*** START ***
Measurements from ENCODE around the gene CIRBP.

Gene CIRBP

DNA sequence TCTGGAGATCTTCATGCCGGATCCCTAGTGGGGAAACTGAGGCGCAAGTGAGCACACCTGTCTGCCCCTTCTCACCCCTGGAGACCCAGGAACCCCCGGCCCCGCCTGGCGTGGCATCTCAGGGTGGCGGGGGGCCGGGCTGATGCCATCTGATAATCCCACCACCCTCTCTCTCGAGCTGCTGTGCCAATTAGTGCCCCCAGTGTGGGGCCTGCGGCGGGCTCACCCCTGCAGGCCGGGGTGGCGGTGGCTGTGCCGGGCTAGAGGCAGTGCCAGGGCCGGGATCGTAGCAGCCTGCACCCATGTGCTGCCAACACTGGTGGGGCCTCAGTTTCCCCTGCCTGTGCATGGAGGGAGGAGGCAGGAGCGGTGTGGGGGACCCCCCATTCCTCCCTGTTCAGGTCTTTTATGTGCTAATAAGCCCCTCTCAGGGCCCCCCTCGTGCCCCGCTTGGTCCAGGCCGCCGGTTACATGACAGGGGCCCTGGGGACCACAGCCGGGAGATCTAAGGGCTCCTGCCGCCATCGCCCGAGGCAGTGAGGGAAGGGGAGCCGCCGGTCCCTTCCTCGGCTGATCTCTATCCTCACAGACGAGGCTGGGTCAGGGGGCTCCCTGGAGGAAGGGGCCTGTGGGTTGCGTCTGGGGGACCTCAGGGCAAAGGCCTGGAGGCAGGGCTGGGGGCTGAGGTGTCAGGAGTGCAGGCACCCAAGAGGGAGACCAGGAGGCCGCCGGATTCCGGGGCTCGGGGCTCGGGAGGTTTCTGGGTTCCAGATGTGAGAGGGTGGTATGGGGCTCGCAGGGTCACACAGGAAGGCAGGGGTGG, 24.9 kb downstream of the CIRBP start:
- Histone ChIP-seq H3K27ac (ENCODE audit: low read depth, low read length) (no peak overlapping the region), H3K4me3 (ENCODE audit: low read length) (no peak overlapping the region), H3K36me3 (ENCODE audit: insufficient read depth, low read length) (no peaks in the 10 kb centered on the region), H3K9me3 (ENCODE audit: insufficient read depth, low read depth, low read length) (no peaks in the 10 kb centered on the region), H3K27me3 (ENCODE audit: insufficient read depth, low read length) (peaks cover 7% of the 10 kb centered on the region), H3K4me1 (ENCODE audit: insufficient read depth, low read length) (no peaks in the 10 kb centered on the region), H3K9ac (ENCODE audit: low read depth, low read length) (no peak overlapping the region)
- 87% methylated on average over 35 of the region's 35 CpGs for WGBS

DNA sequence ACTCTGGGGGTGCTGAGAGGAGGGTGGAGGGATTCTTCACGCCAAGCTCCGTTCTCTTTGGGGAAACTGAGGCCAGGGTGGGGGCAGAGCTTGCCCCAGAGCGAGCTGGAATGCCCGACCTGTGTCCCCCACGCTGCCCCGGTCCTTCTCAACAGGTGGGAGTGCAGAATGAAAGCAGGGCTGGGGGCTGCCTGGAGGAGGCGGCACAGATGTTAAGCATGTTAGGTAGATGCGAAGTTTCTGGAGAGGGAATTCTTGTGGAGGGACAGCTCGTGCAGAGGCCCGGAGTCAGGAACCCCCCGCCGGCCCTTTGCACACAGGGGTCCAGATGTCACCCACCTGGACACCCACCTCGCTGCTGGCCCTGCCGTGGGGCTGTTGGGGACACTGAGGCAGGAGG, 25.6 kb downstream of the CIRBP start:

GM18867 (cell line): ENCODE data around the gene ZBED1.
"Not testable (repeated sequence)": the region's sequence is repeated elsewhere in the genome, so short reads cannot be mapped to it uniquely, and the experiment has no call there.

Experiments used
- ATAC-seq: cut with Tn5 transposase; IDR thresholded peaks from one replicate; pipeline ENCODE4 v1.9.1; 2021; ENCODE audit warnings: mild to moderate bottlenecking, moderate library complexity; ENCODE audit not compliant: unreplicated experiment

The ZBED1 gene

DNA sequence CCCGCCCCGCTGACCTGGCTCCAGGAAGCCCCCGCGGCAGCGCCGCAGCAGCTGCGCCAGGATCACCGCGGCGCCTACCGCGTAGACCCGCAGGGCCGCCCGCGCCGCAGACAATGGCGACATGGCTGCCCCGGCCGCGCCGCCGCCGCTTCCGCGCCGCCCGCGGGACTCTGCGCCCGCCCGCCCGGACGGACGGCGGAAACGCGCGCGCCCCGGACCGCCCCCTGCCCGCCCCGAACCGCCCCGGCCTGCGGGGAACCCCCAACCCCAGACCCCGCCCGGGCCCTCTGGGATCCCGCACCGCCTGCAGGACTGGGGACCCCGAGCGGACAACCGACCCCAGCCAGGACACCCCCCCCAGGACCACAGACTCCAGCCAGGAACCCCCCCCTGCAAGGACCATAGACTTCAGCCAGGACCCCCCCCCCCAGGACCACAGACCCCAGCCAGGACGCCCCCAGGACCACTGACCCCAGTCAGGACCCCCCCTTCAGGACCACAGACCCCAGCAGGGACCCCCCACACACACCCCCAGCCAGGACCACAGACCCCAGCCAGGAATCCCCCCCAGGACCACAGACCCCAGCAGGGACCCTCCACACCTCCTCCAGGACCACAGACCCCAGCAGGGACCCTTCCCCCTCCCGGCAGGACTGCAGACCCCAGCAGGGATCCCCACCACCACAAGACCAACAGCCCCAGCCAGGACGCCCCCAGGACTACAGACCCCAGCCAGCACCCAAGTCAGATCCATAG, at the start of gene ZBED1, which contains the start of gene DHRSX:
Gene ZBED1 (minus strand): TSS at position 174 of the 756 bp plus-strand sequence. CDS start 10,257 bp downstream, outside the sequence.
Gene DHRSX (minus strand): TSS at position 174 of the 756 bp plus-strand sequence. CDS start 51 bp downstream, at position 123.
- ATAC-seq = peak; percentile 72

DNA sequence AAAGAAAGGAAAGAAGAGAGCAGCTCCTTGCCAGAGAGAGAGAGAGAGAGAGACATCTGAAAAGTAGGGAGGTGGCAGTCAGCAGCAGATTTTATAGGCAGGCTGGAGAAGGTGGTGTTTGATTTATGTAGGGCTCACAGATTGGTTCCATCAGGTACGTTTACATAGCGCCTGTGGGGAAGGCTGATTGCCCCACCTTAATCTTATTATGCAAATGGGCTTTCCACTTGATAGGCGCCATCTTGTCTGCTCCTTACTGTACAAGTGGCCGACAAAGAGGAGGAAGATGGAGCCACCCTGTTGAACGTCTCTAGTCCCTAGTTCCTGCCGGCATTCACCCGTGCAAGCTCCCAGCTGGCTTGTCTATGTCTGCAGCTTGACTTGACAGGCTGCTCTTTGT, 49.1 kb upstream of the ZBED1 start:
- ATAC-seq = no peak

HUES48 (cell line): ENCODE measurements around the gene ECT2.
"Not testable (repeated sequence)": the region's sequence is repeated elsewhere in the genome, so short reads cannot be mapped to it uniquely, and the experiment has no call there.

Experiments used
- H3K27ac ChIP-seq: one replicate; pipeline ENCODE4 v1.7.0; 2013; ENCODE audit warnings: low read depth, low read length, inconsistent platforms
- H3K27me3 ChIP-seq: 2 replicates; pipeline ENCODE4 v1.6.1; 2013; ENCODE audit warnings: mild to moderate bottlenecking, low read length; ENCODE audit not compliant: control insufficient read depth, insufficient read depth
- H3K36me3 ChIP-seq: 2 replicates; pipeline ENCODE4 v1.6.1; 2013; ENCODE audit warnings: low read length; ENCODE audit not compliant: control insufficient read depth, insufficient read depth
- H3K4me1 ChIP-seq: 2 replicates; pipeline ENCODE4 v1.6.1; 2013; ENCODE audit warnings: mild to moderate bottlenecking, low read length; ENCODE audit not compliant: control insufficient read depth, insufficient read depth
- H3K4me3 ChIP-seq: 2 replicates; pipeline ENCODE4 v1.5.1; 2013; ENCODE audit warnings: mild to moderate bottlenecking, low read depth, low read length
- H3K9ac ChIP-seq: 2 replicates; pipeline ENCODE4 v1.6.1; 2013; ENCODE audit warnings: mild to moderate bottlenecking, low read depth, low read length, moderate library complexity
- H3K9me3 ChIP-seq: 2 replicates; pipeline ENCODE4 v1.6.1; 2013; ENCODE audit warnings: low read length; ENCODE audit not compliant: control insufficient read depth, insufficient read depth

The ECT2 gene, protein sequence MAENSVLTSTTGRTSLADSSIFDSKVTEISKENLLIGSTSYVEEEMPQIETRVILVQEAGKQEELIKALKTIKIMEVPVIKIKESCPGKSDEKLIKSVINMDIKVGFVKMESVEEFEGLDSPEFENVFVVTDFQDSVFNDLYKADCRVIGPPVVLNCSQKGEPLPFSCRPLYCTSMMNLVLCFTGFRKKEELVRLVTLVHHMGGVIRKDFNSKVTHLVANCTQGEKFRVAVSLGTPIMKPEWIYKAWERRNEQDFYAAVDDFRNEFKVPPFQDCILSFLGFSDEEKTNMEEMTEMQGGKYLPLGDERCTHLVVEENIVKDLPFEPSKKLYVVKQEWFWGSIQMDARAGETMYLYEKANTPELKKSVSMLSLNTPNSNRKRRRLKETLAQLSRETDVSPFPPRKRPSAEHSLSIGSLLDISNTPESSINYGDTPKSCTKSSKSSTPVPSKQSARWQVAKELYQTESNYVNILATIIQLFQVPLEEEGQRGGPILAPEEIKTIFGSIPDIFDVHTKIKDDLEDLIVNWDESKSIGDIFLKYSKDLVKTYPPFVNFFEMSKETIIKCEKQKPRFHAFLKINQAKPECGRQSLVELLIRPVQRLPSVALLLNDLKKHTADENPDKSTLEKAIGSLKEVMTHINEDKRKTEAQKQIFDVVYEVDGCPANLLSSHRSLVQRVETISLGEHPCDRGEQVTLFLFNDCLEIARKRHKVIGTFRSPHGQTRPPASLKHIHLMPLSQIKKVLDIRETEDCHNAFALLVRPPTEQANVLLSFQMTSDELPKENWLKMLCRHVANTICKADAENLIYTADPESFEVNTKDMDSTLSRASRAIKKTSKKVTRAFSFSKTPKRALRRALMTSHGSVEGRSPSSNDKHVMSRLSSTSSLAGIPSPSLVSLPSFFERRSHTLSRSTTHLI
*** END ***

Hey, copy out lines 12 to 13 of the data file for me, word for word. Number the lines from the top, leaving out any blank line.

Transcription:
DNA sequence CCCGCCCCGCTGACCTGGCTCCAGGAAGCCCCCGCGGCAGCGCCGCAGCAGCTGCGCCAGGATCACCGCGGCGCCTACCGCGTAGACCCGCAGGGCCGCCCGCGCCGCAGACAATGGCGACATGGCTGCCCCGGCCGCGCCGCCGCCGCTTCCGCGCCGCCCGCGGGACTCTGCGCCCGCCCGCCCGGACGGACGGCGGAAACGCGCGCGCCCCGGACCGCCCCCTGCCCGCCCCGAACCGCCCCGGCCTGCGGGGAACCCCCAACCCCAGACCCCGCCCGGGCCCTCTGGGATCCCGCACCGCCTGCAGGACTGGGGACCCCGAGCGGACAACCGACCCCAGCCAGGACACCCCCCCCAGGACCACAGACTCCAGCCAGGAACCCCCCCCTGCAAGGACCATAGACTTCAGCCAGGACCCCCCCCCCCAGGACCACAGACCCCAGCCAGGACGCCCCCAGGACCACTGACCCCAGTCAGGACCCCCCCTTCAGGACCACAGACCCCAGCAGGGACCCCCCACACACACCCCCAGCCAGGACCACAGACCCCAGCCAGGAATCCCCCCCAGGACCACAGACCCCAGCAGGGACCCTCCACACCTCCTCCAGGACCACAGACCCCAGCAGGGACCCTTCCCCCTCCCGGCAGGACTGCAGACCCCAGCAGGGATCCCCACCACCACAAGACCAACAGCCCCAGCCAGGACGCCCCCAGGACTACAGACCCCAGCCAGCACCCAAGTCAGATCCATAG, at the start of gene ZBED1, which contains the start of gene DHRSX:
Gene ZBED1 (minus strand): TSS at position 174 of the 756 bp plus-strand sequence. CDS start 10,257 bp downstream, outside the sequence.